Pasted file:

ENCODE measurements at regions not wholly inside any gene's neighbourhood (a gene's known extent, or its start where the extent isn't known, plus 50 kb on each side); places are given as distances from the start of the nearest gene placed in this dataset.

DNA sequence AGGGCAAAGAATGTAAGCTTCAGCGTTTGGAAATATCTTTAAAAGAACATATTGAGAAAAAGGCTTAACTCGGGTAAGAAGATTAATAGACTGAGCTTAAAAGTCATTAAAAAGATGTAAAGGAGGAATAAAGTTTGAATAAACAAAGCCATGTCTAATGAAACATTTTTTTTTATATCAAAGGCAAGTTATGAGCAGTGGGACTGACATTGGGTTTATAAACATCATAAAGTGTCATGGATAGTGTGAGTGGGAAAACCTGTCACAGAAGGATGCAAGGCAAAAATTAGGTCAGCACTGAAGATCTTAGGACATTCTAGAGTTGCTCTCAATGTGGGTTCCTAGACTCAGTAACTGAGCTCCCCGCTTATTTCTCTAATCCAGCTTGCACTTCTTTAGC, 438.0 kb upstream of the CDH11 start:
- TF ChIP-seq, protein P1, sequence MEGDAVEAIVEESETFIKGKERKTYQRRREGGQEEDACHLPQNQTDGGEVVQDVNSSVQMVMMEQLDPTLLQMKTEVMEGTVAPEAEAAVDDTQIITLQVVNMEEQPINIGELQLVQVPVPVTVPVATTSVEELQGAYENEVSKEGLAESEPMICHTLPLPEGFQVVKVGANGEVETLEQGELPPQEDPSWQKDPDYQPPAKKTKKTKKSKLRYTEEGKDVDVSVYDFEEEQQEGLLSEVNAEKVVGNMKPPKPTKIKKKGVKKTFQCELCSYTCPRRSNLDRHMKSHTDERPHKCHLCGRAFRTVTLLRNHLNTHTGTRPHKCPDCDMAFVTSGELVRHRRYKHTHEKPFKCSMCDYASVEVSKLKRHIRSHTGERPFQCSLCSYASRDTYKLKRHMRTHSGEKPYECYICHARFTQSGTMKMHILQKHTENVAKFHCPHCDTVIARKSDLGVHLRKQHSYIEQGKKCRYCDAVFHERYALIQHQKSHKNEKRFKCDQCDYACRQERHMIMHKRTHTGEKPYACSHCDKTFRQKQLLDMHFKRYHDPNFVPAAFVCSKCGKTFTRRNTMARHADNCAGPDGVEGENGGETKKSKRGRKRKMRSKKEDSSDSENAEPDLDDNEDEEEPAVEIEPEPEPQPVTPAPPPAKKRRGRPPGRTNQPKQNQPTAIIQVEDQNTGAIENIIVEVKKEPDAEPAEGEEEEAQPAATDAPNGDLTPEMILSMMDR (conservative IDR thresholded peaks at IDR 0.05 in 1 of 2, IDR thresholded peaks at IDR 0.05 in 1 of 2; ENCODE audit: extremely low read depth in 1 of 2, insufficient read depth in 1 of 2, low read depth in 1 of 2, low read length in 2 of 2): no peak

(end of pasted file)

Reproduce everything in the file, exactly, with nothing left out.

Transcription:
ENCODE measurements at regions not wholly inside any gene's neighbourhood (a gene's known extent, or its start where the extent isn't known, plus 50 kb on each side); places are given as distances from the start of the nearest gene placed in this dataset.

DNA sequence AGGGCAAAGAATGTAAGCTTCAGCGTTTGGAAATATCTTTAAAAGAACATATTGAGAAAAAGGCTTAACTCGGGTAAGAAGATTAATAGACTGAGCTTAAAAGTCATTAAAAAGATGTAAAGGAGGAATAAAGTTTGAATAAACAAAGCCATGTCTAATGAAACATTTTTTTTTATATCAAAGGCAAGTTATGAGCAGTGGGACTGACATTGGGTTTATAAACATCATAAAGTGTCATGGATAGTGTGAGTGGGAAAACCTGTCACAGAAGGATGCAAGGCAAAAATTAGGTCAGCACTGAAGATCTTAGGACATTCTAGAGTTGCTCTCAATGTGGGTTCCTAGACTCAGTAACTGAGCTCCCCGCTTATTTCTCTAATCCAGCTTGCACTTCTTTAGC, 438.0 kb upstream of the CDH11 start:
- TF ChIP-seq, protein P1, sequence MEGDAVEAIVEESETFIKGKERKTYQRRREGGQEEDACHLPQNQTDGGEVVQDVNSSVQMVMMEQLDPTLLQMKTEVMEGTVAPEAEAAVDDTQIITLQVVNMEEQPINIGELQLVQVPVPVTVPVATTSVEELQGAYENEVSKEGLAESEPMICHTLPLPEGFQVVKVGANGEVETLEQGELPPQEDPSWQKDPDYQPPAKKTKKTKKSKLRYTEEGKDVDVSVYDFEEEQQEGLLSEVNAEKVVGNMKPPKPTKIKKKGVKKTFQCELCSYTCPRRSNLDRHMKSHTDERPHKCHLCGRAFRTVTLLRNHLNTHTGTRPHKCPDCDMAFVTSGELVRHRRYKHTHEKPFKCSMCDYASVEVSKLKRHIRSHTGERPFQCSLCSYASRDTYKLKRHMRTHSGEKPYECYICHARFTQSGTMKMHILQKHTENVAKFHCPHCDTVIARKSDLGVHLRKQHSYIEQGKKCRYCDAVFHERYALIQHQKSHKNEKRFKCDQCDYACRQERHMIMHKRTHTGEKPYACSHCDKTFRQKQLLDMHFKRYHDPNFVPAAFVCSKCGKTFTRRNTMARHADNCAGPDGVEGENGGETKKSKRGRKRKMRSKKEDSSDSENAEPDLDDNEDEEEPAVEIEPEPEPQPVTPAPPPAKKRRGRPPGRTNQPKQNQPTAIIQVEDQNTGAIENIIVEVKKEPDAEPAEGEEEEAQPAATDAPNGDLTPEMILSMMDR (conservative IDR thresholded peaks at IDR 0.05 in 1 of 2, IDR thresholded peaks at IDR 0.05 in 1 of 2; ENCODE audit: extremely low read depth in 1 of 2, insufficient read depth in 1 of 2, low read depth in 1 of 2, low read length in 2 of 2): no peak